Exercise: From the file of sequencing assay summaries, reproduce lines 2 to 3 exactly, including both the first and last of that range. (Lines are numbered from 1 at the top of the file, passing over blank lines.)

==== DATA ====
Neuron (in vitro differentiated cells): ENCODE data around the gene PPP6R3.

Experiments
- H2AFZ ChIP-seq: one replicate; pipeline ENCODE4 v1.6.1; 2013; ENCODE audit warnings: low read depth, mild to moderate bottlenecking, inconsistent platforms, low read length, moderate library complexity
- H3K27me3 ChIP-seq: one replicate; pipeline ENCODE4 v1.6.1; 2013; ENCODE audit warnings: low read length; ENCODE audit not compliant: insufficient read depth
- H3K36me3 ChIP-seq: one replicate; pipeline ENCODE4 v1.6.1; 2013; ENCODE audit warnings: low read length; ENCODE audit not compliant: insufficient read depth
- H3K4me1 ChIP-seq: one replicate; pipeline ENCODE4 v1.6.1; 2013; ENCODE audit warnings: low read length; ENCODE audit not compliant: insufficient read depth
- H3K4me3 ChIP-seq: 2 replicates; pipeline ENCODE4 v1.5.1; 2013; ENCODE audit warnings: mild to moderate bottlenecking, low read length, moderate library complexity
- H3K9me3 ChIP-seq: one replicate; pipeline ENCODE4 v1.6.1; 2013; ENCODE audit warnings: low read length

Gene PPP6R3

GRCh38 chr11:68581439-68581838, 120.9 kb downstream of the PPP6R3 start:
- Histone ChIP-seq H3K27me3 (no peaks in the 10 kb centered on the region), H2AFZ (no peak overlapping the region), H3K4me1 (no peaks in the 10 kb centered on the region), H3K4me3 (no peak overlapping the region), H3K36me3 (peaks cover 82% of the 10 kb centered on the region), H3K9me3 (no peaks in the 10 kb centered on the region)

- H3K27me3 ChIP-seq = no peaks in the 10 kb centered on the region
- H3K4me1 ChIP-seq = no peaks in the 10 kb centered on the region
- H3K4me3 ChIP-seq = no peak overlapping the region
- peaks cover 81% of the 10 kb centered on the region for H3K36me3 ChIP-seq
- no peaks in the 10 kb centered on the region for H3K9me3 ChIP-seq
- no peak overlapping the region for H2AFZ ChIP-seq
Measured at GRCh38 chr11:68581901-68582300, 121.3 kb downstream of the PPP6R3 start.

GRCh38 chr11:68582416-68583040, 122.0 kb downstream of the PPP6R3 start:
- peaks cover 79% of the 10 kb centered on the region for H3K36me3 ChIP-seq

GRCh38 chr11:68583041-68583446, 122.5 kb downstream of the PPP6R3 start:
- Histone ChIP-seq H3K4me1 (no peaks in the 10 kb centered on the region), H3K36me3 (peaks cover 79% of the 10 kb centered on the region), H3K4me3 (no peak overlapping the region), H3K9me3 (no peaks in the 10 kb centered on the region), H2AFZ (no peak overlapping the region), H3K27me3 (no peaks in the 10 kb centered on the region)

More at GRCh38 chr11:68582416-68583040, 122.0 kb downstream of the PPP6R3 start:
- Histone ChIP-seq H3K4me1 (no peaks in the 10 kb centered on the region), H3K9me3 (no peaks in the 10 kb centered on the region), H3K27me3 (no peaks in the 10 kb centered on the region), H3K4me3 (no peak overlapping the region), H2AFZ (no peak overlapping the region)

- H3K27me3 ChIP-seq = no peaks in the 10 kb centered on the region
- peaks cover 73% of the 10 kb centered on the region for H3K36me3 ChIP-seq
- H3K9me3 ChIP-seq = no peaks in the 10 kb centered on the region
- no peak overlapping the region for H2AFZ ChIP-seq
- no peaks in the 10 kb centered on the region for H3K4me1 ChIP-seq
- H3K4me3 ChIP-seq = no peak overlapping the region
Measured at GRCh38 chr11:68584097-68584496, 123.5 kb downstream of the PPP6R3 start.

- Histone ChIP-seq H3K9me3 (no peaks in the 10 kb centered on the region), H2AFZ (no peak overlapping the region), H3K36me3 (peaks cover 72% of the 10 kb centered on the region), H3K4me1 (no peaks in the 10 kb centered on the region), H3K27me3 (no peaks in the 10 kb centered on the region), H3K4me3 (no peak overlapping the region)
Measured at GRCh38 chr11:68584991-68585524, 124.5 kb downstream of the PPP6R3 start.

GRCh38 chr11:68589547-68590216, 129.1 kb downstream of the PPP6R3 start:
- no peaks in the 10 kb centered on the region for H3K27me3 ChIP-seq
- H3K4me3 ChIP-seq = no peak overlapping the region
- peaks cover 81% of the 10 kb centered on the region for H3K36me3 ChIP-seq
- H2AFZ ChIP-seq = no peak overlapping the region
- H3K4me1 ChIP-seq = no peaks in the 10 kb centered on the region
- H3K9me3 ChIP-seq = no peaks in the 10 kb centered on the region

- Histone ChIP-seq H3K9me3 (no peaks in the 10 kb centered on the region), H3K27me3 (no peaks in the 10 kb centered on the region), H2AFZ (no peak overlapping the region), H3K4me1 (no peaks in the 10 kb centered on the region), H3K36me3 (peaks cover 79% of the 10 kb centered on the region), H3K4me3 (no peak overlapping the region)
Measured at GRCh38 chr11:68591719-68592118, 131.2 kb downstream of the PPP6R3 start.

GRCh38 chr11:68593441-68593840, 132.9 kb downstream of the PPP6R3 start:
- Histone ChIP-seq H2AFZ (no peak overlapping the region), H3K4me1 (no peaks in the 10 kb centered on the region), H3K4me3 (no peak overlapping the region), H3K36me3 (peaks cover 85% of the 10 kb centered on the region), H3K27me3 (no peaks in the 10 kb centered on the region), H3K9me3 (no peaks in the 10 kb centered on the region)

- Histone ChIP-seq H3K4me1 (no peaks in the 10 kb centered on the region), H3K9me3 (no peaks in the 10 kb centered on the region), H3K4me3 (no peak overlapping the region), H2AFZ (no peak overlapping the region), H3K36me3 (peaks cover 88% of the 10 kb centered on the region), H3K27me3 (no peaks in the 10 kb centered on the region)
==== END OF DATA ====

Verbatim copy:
Experiments
- H2AFZ ChIP-seq: one replicate; pipeline ENCODE4 v1.6.1; 2013; ENCODE audit warnings: low read depth, mild to moderate bottlenecking, inconsistent platforms, low read length, moderate library complexity